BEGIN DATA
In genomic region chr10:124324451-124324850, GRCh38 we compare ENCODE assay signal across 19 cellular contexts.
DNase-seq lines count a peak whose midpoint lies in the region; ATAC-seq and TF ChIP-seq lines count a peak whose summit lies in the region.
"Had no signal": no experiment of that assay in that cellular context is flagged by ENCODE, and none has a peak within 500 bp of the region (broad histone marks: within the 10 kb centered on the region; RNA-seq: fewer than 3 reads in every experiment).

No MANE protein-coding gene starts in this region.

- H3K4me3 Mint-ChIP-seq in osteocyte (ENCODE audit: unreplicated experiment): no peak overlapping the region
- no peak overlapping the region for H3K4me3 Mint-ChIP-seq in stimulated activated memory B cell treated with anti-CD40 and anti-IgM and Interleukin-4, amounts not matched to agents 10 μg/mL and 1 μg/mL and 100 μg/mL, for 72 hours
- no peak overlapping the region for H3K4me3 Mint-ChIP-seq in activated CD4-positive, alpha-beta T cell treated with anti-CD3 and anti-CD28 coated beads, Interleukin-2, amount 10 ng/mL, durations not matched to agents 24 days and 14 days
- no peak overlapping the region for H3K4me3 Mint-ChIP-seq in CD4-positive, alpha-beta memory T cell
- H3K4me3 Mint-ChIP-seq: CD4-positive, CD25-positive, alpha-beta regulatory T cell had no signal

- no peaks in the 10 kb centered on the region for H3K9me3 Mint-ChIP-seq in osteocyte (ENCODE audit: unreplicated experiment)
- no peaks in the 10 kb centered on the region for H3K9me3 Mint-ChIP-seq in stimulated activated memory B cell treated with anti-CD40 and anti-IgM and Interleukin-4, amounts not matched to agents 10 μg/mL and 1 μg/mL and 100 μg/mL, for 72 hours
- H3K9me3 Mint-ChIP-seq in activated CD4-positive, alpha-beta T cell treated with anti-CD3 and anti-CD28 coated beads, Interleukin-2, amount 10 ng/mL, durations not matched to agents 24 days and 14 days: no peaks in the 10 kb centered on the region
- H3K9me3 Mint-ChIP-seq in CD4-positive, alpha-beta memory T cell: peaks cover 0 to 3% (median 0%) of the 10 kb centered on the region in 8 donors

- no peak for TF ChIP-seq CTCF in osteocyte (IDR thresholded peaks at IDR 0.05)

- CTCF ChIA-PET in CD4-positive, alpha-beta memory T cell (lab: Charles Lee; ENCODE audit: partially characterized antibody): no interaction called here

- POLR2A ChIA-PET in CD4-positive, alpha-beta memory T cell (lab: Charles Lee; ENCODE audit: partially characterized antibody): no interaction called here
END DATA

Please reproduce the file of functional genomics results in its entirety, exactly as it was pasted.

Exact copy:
In genomic region chr10:124324451-124324850, GRCh38 we compare ENCODE assay signal across 19 cellular contexts.
DNase-seq lines count a peak whose midpoint lies in the region; ATAC-seq and TF ChIP-seq lines count a peak whose summit lies in the region.
"Had no signal": no experiment of that assay in that cellular context is flagged by ENCODE, and none has a peak within 500 bp of the region (broad histone marks: within the 10 kb centered on the region; RNA-seq: fewer than 3 reads in every experiment).

No MANE protein-coding gene starts in this region.

- H3K4me3 Mint-ChIP-seq in osteocyte (ENCODE audit: unreplicated experiment): no peak overlapping the region
- no peak overlapping the region for H3K4me3 Mint-ChIP-seq in stimulated activated memory B cell treated with anti-CD40 and anti-IgM and Interleukin-4, amounts not matched to agents 10 μg/mL and 1 μg/mL and 100 μg/mL, for 72 hours
- no peak overlapping the region for H3K4me3 Mint-ChIP-seq in activated CD4-positive, alpha-beta T cell treated with anti-CD3 and anti-CD28 coated beads, Interleukin-2, amount 10 ng/mL, durations not matched to agents 24 days and 14 days
- no peak overlapping the region for H3K4me3 Mint-ChIP-seq in CD4-positive, alpha-beta memory T cell
- H3K4me3 Mint-ChIP-seq: CD4-positive, CD25-positive, alpha-beta regulatory T cell had no signal

- no peaks in the 10 kb centered on the region for H3K9me3 Mint-ChIP-seq in osteocyte (ENCODE audit: unreplicated experiment)
- no peaks in the 10 kb centered on the region for H3K9me3 Mint-ChIP-seq in stimulated activated memory B cell treated with anti-CD40 and anti-IgM and Interleukin-4, amounts not matched to agents 10 μg/mL and 1 μg/mL and 100 μg/mL, for 72 hours
- H3K9me3 Mint-ChIP-seq in activated CD4-positive, alpha-beta T cell treated with anti-CD3 and anti-CD28 coated beads, Interleukin-2, amount 10 ng/mL, durations not matched to agents 24 days and 14 days: no peaks in the 10 kb centered on the region
- H3K9me3 Mint-ChIP-seq in CD4-positive, alpha-beta memory T cell: peaks cover 0 to 3% (median 0%) of the 10 kb centered on the region in 8 donors

- no peak for TF ChIP-seq CTCF in osteocyte (IDR thresholded peaks at IDR 0.05)

- CTCF ChIA-PET in CD4-positive, alpha-beta memory T cell (lab: Charles Lee; ENCODE audit: partially characterized antibody): no interaction called here

- POLR2A ChIA-PET in CD4-positive, alpha-beta memory T cell (lab: Charles Lee; ENCODE audit: partially characterized antibody): no interaction called here